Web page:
The problem, as Unger notes, is that most buildings are operated by an outdoor reset, which is typically a heat timer that continuously cycles the boiler based on the outside temperature, without regard to the indoor temperature. He points out that an energy management system, however, “will provide you with knowledge that you’re overheating, and if you look at the indoor temperature distributed throughout the building, you’ll know where you are providing too much or too little heat.”

Testing energy efficiency

An efficiency test on a building’s heating equipment is also crucial, particularly if that building has an especially large boiler, Padian adds. Even if you purchase an efficient boiler, that doesn’t automatically mean it’s running efficiently. Padian suggests either having an efficiency test done by an independent contractor or buying a combustion kit and teaching onsite maintenance how to use it.

“If you own 1,000 units and pay $2,000 for efficiency equipment and save 1 percent in heating costs, that could be a savings of $10,000 in year one in heating fuel costs for a typical building,” Padian notes. And the kits only cost $1,000 to $3,500.

Another potential problem is that many systems regularly lose water. “If you have a steam system that is not very tight and steam is escaping, you lose water on an ongoing basis. The more water you lose, the more you have to return to the boiler, which means you’re returning tap water to the boiler, and you have to reheat it to get it up to temperature,” Unger explains. “It’s a big energy efficiency loss if you’re not running a tight system.”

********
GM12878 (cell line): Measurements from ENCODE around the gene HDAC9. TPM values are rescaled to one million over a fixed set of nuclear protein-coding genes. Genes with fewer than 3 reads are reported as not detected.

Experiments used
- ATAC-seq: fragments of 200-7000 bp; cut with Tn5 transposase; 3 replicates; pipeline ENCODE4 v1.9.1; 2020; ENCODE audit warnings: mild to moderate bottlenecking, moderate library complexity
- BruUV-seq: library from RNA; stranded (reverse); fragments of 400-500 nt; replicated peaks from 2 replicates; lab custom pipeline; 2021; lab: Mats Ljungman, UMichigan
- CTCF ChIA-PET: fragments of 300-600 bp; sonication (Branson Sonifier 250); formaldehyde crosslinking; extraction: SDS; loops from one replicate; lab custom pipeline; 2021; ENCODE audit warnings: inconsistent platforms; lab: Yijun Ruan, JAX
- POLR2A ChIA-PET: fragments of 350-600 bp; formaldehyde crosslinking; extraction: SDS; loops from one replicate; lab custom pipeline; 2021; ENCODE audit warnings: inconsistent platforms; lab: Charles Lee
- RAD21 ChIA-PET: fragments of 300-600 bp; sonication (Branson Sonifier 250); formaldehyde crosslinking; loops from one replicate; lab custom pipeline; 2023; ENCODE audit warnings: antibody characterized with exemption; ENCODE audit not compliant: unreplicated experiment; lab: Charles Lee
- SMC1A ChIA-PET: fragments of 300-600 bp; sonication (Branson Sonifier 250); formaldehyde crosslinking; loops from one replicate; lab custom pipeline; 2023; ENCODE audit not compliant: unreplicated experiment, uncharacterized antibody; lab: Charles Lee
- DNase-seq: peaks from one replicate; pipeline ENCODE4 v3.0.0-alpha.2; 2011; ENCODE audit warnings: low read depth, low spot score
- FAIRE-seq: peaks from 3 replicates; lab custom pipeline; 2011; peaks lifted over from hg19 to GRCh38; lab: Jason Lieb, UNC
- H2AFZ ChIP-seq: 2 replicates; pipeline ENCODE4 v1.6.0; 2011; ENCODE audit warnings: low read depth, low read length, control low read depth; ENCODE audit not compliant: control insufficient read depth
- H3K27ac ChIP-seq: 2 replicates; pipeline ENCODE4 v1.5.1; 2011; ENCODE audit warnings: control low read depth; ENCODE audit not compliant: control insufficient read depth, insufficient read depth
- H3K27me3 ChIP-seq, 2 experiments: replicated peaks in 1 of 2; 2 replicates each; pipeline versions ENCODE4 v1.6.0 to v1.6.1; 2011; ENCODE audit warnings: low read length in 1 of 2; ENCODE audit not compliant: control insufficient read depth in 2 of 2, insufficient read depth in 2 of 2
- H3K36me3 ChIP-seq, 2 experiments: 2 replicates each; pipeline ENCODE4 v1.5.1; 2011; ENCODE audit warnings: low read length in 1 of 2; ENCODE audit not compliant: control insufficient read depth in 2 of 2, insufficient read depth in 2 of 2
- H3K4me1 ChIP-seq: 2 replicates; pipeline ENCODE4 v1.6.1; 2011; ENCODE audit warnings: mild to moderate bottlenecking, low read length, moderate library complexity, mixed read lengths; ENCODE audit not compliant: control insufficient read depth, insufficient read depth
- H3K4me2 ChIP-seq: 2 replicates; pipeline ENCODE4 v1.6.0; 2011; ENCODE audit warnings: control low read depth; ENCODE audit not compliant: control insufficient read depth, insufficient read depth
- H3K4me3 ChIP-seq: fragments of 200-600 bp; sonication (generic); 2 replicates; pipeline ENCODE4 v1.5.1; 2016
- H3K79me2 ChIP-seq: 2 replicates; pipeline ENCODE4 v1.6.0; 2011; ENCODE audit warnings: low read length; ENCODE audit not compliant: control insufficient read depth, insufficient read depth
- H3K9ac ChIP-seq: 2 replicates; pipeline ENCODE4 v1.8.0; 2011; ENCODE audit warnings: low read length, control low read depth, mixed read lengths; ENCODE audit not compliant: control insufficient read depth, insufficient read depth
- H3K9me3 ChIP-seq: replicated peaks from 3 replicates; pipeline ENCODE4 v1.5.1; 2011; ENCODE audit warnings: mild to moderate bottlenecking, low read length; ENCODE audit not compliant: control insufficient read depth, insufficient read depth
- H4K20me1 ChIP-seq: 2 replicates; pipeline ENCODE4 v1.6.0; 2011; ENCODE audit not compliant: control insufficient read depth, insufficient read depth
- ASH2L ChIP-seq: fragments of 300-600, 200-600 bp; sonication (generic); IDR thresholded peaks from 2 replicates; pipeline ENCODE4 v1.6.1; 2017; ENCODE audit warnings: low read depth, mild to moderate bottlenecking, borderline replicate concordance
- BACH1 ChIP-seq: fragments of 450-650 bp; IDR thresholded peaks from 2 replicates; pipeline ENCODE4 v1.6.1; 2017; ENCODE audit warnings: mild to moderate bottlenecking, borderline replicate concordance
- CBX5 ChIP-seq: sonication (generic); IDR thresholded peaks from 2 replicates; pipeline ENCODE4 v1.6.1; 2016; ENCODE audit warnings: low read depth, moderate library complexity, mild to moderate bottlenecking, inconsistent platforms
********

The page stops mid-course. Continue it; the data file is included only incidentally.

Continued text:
To ensure a tight system, check for any condensation return leaks, Unger suggests. A leak can result in the stack reaching too high a temperature. Unger notes that the temperature on an oil system should not be higher than 650 degrees, while gas systems should not reach temperatures higher than 500 degrees. If the system reaches these temperatures, the tubes need to be cleaned or else operators could face water loss resulting in thousands of dollars every year.

Once the system is running properly, boiler maintenance is key. “What happens is, as the boiler is running more, it may be more efficient while it’s running, but because it’s been running, the oil and gas you burn may put a slight coating of film on the inside of the heating equipment,” says Padian, who notes that a central oil boiler should be cleaned every other year, while a standard central boiler should be cleaned at the beginning and end of the season. Boilers using number four or number six oil should be cleaned more frequently.

Now that oil prices are on the rise and will likely continue this upward swing, some owners are thinking about converting to natural gas. “What I’ve heard about natural gas is, there is an overabundance in the U.S. so the prices should stay fairly stable,” Unger notes. “Owners should think about how they plan and manage their conversions to natural gas. They need to look at that—that will help control costs even more.”

To comment, e-mail Erika Schnitzer at [email protected]